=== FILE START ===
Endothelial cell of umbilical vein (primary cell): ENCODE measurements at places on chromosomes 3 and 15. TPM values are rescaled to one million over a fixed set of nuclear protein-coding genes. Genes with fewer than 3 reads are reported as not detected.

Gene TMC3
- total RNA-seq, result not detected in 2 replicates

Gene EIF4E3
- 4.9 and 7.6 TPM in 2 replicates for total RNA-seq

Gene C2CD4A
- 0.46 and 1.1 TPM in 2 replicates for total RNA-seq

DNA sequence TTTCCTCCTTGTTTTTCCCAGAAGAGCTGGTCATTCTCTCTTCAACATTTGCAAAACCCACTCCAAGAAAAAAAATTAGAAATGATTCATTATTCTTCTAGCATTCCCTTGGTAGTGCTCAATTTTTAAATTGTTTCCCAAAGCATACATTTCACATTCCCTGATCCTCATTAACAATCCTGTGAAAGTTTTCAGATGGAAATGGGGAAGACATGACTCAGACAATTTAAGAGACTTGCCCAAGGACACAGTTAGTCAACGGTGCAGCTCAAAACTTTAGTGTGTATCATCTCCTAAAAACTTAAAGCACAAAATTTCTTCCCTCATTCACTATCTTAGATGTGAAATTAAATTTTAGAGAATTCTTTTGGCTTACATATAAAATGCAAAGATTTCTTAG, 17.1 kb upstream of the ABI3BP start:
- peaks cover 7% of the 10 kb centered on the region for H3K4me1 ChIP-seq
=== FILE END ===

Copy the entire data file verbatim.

Endothelial cell of umbilical vein (primary cell): ENCODE measurements at places on chromosomes 3 and 15. TPM values are rescaled to one million over a fixed set of nuclear protein-coding genes. Genes with fewer than 3 reads are reported as not detected.

Gene TMC3
- total RNA-seq, result not detected in 2 replicates

Gene EIF4E3
- 4.9 and 7.6 TPM in 2 replicates for total RNA-seq

Gene C2CD4A
- 0.46 and 1.1 TPM in 2 replicates for total RNA-seq

DNA sequence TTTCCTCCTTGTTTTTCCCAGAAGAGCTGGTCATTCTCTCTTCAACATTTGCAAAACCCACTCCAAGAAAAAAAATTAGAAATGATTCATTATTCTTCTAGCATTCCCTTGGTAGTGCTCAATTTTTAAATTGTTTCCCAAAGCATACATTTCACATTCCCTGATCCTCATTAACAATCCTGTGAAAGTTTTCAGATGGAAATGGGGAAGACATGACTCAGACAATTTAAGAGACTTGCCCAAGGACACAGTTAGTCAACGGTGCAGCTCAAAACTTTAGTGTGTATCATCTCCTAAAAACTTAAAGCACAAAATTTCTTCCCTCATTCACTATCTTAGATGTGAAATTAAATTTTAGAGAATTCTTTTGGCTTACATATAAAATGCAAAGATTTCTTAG, 17.1 kb upstream of the ABI3BP start:
- peaks cover 7% of the 10 kb centered on the region for H3K4me1 ChIP-seq